[Editor’s note: Special thanks to Wilhelm Arcturus of The Ancient Gaming Noob fame for helping me find this site.]
Regardless of how much effort the Empires and the capsuleers (or at least the capsuleers who can be brought to care about these kinds of things) put into eradicating the various menaces of New Eden, at least one of the pirate factions or another always seems to be on the rise, each bringing their own particular kind of nightmare into the cluster. These days, the nightmares have been taking the form of those sanguinophilic cultists, the Blood Raiders. After exploding back on to the scene, so to speak, with their Crimson Harvest a few years back, they have managed to maintain momentum from their recent exploits, despite getting handily beaten back each time they manage to make the news.
Indeed, they seem to have only grown bolder over time. While a number of pirate factions have begun to expand their industrial base, the Blood Raiders have now gone public with exactly what they intend to do with their increased resource collection. Taking advantage of their recent successes, Bloody Omir and his lieutenants have developed their own capital ships, and have rushed headlong into the deployment process to get these ships operational as soon as possible using the new engineering complexes that have been recently released. As someone who has never flown anything larger than a battleship, I am hesitant say just how dangerous these new ships are, but regardless, the sheer tonnage of them raises the threat level and force projection that the Blood Raiders would be able to deploy with ease.
Needless to say, the Blood Raiders have made it difficult to find their new shipyard. However, regardless of any advances in technology, you can’t build a ship without raw materials. And to get those raw materials, you need to send out mining ships to collect them. Some relatively resourceful pilots realized that people just need to follow the ore (so to speak) to find out the location of the new Blood Raiders shipyards. With that tactic in mind, it wasn’t long before the pilots tracked down the location of the first shipyard to the system E-DOF2 in Period Basis. With the location found out, I made my way out there at the first opportunity.
The system itself was deep in null security space, but thankfully I managed to get myself out there with relative ease. With help from a fellow chronicler of the happenings of New Eden, I managed to warp to the Sotiyo-class engineering complex undetected. What I saw there was… odd. While the shipyard was defended by a small fleet of ships of various classes, their coordination seemed… almost lacking. Indeed, I witnessed quite a few ships, presumably defending other Blood Raider interests in the system, warp in to the shipyard, only to miss the shipyard and overshoot by several hundred kilometers. The ships would then have to turn around and warp once again to get in range to properly defend the system. Perhaps whatever ailed the Blood Raider navigation systems also affected my camera drones, as I was unable to keep them focused on most objects near the Sotiyo for more than a few seconds at a time.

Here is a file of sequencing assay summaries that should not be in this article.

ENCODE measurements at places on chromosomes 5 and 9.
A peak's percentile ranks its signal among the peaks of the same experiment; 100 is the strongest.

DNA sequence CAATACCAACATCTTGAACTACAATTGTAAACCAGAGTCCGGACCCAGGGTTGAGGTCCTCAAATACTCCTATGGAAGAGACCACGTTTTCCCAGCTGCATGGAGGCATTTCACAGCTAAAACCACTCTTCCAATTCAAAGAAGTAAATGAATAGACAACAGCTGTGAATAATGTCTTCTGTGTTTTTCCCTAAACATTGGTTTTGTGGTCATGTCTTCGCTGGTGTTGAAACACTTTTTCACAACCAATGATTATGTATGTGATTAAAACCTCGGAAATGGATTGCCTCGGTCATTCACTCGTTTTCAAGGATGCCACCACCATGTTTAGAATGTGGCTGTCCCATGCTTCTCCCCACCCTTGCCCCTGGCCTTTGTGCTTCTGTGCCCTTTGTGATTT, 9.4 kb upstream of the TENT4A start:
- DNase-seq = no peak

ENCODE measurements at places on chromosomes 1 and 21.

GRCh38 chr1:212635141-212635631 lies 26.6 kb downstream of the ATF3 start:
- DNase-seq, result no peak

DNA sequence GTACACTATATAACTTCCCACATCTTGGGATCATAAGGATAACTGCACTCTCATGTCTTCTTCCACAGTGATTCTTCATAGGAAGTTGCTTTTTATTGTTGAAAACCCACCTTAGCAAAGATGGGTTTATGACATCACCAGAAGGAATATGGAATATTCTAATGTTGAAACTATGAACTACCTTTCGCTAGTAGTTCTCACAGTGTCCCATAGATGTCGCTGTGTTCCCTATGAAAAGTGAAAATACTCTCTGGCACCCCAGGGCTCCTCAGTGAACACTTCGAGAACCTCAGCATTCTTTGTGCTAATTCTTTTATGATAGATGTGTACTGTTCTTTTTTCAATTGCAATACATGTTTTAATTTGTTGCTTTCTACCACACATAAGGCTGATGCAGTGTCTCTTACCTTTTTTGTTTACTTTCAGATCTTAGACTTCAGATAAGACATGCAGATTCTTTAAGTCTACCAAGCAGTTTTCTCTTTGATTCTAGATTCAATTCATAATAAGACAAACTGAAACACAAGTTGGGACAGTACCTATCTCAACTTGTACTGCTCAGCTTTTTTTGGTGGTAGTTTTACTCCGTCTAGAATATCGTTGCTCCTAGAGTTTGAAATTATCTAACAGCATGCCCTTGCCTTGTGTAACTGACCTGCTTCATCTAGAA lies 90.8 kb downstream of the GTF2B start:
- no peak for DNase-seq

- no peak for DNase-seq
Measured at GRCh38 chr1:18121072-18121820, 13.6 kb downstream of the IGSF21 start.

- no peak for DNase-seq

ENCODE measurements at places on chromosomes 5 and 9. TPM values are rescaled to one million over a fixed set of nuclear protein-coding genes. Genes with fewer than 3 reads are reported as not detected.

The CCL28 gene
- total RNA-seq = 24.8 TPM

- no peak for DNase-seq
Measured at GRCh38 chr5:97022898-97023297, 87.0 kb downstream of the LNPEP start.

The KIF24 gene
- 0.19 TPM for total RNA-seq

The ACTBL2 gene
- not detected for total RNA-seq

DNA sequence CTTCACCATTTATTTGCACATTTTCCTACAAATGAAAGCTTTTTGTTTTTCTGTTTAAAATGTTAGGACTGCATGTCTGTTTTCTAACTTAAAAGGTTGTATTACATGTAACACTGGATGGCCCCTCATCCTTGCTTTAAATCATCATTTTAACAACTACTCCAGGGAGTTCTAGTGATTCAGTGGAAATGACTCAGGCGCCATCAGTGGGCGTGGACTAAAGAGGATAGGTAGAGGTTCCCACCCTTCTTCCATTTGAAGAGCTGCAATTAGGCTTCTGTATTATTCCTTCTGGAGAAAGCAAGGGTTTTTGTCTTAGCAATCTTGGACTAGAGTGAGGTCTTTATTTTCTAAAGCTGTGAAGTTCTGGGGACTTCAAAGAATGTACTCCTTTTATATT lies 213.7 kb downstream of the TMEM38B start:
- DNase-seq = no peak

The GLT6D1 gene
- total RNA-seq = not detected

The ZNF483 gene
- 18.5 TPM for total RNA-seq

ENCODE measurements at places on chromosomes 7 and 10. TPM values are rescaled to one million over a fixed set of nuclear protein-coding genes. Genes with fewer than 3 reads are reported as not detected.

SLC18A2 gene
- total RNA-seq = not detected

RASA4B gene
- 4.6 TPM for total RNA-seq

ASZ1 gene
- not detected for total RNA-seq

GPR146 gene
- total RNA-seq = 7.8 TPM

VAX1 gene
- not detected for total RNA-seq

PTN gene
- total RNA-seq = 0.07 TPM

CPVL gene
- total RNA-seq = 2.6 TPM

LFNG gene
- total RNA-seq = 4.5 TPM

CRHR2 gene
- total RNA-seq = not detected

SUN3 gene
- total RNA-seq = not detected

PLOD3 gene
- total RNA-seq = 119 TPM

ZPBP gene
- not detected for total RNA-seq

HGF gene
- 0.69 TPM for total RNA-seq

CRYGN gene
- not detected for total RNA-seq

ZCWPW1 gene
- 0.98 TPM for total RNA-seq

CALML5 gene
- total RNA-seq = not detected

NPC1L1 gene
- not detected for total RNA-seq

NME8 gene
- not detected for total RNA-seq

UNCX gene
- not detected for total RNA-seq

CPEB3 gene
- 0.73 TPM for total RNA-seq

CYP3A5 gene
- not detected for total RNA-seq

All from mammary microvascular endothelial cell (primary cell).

The Sotiyo itself was skinned to make it obvious who owned it and what it was used for. Fires belched from the various processing systems as the Blood Raiders scrambled to build their capital ships before the capsuleer pilots, inevitably, arrived in force to boot them out and seek their prizes.
And arrive the capsuleers eventually did, bringing the Sotiyo down only a day after I was able to find it in E-DOF2. Despite the Sotiyo’s destruction, Omir Sarikusa sounded inordinately pleased with himself, suggesting that they would go on to rebuild the shipyard somewhere else in their native lands, allowing the legions of Omir’s army continue their bloody ascendancy.
- Attraction: Blood Raider Sotiyo
- System: Anywhere in the regions of Delve, Period Basis, or Querious.
- Security Rating: 0.0
- Region: Delve, Period Basis, or Querious.
- Potential Hazards: All three regions lie deep in 0.0 space, involving jumps across a number of different alliance territories, many of which may be operating under “Not Blue, Shoot It” protocol. Gate camps (including warp interdiction bubbles) can be found often in transitioning from 0.0 to high security space, as well as on other gates. Additionally, although the Blood Raiders seemed a bit cautious in attacking non-hostile ships, they were certainly present in force at the site itself Caution is advised.
- Additional Notes: As noted in the entry itself, AI seems to be a bit weird still, and the camera was acting oddly, not letting me track most of the NPC ships on the scene for more than a few seconds, if at all, before reverting back to my ship.